Retail Renovations: How to Keep Customers Safe and Happy

There are few challenges bigger than renovating a retail property while it stays open for business. Ensuring that these projects roll out as smoothly as possible requires impeccable planning and frequent communication among all the stakeholders – owners, tenants, employees, contractors and customers. To keep the negative impact to a minimum, here are some important considerations before you start your renovation.

1. Managing Traffic

During a renovation, maintaining a safe operating environment for foot and vehicle traffic (both for customers and construction crews) should be the primary concern. At all times, shoppers should be able to enter, enjoy, and exit the property easily. The most cost-effective way to avoid customer confusion – and accidents – is to use explicit signage that indicates:

  • Construction zones
  • Traffic flow
  • Parking areas and store entrances/exits
  • Caution areas
  • Detours
  • Access routes for emergency vehicles, and
  • Restricted sections

Aside from general safety, customer traffic flow bears special consideration, both through the work area and in the parking lot. Ideally, construction traffic should have its own dedicated lanes, and shoppers need adequate space to get their purchases to their vehicles. Ensure that mall entrance- and exit-routes are well marked, with semi-permanent barricades in place to keep shoppers and their vehicles out of active work zones.

2. Keeping It Clean

Dust is the bane of every construction project, and is especially hard to control in a wide-open area such as a mall. However, effective use of dust-abatement technology will keep emissions to a minimum. Wet saws and dust collectors use water to keep ambient dust – and harmful particulate levels – low during cutting and fabrication, while negative-air HEPA-filter vacuums create inward airflow that prevents dust, particulates, and fumes from escaping the work area. Air scrubbers then capture the contaminated air, clean it, and push it out.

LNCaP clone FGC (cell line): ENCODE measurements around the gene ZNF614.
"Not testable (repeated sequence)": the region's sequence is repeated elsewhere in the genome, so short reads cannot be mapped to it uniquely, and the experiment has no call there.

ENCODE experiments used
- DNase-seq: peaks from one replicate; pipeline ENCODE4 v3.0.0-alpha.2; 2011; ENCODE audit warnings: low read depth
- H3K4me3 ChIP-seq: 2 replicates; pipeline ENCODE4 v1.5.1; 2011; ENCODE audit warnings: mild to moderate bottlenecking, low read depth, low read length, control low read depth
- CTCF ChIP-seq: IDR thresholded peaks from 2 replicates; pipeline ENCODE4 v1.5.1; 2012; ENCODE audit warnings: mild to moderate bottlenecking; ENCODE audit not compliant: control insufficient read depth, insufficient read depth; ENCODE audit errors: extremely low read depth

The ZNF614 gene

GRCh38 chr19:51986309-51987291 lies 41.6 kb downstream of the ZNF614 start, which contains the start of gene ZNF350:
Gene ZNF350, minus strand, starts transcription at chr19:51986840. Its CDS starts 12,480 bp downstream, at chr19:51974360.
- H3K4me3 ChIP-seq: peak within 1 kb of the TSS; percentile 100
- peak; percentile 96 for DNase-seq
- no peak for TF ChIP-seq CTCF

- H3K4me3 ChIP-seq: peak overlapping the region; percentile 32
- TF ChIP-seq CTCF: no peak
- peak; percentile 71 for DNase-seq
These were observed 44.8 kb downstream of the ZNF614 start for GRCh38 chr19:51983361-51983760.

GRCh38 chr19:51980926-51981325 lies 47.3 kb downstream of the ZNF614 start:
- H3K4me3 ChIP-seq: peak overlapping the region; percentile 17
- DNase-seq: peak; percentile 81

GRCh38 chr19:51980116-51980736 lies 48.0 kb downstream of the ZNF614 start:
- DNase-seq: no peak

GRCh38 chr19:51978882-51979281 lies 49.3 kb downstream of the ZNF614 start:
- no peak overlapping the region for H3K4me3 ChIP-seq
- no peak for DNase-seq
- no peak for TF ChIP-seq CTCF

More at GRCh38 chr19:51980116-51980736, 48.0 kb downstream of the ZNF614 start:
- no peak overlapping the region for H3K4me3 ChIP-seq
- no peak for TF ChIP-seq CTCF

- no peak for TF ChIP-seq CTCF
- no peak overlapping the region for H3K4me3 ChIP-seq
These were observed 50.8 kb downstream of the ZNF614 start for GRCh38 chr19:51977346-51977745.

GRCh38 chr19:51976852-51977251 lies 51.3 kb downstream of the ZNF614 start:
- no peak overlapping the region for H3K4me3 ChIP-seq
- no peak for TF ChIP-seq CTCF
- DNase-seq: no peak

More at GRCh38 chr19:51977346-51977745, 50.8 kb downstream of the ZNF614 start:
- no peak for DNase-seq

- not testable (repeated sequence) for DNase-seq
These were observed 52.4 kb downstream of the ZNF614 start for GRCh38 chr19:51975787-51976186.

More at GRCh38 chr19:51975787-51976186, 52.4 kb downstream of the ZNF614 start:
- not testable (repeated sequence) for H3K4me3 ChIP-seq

If possible, work areas should simply be barricaded – or, ideally, separated by a significant distance – from areas that are open for business. The dustiest work, such as cutting and grinding tile, should be conducted outside of retail hours, and in a cutting tent.

Alternatively, the cutting and grinding can be performed at night behind barriers that are unrolled and draped over entrances to keep dust from escaping the work zone. In the morning, your contractor can just roll the barriers up, tuck them away, and clean thoroughly, so your tenants can open the doors for business as usual. Taking these precautions ensures that neighboring shops remain virtually dust-free.

Daily cleanup of work sites is a must, and anything that can’t be cleaned up should at least be covered up with a semi-permanent barrier and be set well away from mall traffic.

3. What Customers Need to See …

It’s vital to clearly mark all potential trip hazards and keep the jobsite clear of debris. Your contractor may want to go through the planned construction zone with you at the outset to identify locations where you’ll need temporary transitions, such as in areas where flooring will be removed. You’ll also need to discuss where temporary ramps, high-visibility strips, or caution tape should be used to indicate uneven areas.

Once construction begins, you and your contractor need to meet again periodically to verify that trip hazards are marked effectively and ensure that liability obligations are met. Identifying these potential trip areas falls under the larger umbrella of project pre-planning: When everyone understands what’s expected, it’s easier to adhere to the rules.

4. … And What They Don’t

In the best-case scenario, a project should be so unobtrusive that customers aren’t even aware that your property is undergoing a renovation. Ensuring that all the prep work is done after hours or in a tucked-away, inconspicuous place, and that construction materials are stored behind tall barricades – either in the parking lot or in a quiet corner of the mall – will keep customers out of the renovation process. With careful planning and execution by your contractor, renovations can have a very limited impact on the customer experience, helping to maintain revenues throughout the course of the project.

2017-06-28T18:28:02+00:00 By |Hospitality, Renovation|

About the Author:

Tom Nichols
Tom Nichols is the President of Winter Construction and oversees the entire commercial construction group. In this capacity, he is always looking for innovative approaches to better serve Winter Construction’s clients.